Panhellenic Games

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Panhellenic Games

Canephoros on the Right
CANEPHOROS - bearer of the round basket containing the implements of sacrifice, in the processions of the Panathenea and other public festivals. She elevates an arm to support the basket carried on the head. Image ID: 817269 (1850). © NYPL Digital Gallery

The Panhellenic games, which pitted one Greek polis (city-state; pl. poleis) against another, were religious events and athletic competitions for talented, generally wealthy, individual athletes in the areas of speed, strength, dexterity, and endurance, according to Sarah Pomeroy in Ancient Greece: A Political, Social, and Cultural History (1999). Despite the competition between poleis in the area of arete (the Greek concept of virtue), the four, cyclical festivals temporarily united the religiously and culturally closely linked, Greek-speaking world.

These important events were held regularly during a four-year period that was named for the most famous of the four. Called an Olympiad, it was named for the Olympic games, which were held at Elis, in the Peloponnese, northwest of Sparta, for five summer days, once every four years. Peace was so essential for the purpose of convening people from throughout Greece for the Panhellenic [pan=all; Hellenic=Greek] games, that Olympia even had a famous truce for the duration of the games. The Greek term for this is ekecheiria.

Location of the Games

The Olympic Games were held at the sanctuary of the Olympian Zeus at Elis; the Pythian Games were held at Delphi; the Nemean, in Argos, at the sanctuary of Nemea, renowned for the labor in which Heracles killed the lion whose hide the hero wore from then on; and the Isthmian games, held at the Isthmus of Corinth.

Crown Games

These four games were stephanitic or crown games because the victors won a crown or wreath as prize. These prizes were a wreath of olive (kotinos) for the Olympic victors; laurel, for the victory most closely associated with Apollo, the one at Delphi; wild celery crowned the Nemean victors, and pine garlanded victors at the Isthmus.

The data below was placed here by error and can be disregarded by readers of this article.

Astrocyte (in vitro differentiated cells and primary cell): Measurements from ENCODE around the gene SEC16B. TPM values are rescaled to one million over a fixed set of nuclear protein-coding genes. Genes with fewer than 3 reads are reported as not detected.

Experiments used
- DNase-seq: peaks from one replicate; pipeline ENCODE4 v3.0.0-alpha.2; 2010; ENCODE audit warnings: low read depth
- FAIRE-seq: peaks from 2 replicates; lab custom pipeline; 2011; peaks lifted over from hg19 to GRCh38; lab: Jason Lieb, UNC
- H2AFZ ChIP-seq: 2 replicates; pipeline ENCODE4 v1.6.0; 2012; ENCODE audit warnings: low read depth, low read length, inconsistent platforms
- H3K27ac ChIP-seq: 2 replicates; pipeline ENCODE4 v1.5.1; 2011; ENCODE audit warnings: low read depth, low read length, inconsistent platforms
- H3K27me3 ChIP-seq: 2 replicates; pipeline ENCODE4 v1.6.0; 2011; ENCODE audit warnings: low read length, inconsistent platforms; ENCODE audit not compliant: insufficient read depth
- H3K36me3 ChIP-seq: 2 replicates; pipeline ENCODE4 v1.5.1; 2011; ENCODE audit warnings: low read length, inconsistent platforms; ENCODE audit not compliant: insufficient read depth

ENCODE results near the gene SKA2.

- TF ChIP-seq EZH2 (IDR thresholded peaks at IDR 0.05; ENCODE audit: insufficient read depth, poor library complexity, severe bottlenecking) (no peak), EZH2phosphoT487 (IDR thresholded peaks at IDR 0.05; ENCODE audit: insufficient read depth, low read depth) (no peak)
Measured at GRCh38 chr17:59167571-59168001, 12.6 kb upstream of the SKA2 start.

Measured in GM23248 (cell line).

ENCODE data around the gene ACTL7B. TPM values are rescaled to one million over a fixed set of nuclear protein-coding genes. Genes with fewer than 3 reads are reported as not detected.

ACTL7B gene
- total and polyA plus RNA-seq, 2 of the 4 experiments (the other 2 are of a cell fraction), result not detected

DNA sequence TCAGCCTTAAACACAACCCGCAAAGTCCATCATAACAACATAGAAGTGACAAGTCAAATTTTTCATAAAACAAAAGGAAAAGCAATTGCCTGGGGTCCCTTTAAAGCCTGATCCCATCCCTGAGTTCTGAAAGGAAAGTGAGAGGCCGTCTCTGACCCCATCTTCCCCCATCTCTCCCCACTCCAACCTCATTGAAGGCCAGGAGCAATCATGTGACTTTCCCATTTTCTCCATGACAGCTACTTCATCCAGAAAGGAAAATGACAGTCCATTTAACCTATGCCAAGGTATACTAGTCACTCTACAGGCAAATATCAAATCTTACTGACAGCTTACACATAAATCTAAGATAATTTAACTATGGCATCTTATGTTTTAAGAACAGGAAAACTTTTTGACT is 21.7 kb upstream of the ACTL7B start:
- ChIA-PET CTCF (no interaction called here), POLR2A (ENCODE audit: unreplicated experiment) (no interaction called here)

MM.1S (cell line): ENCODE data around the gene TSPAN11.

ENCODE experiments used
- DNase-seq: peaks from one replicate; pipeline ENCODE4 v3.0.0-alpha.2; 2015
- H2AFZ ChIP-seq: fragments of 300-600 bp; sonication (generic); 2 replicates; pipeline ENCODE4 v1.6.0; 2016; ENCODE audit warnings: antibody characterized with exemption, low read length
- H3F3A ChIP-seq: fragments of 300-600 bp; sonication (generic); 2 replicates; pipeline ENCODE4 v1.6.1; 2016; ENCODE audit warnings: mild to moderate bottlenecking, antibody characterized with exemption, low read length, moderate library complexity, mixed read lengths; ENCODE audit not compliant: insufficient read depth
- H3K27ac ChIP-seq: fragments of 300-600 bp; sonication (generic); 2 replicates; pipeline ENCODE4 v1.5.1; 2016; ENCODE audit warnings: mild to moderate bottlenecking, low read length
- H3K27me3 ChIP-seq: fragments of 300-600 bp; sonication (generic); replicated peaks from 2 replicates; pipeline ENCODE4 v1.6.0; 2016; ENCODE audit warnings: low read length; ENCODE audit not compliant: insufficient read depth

" The kotinos, a crown always cut from the same old olive tree called kallistefanos (good to crown) that grew to the right of the opisthodomos of the temple of Zeus, was given as a prize to the winners of the Olympic Games, starting from the first Games held in Olympia in 776 B.C. until the last ancient Olympic Games, promoting truce and peace between peoples."
The Olive Tree as a Wreath of Glory

Gods Honored

The Olympic games chiefly honored the Olympian Zeus; the Pythian games honored Apollo; the Nemean games honored the Nemean Zeus; and the Isthmian honored Poseidon.


Pomeroy dates the games to 582 B.C. for the ones at Delphi; 581, for the Isthmian; and 573 for the ones at Argos. Tradition dates the Olympics to 776 B.C. It is thought that we can trace all four sets of games back at least as far as the Trojan War funeral games Achilles held for his beloved Patrocles/Patroclus in The Iliad, which is attributed to Homer. Origin stories go further back than that, to the mythological period of such great heroes as Hercules (Heracles) and Theseus.


Not properly one of the panhellenic games -- and there are some noticeable differences, the Great Panathenaea was modeled on them, according to Nancy Evans, in Civic Rites: Democracy and Religion in Ancient Athens (2010). Once every four years Athens celebrated 's birthday with a 4-day festival featuring athletic competitions. On the other years, there were minor celebrations. There were team as well as individual events in the Panathenaea, with Athena's special olive oil going as the prize. There were also torch races. The highlight was a procession and the religious sacrifices.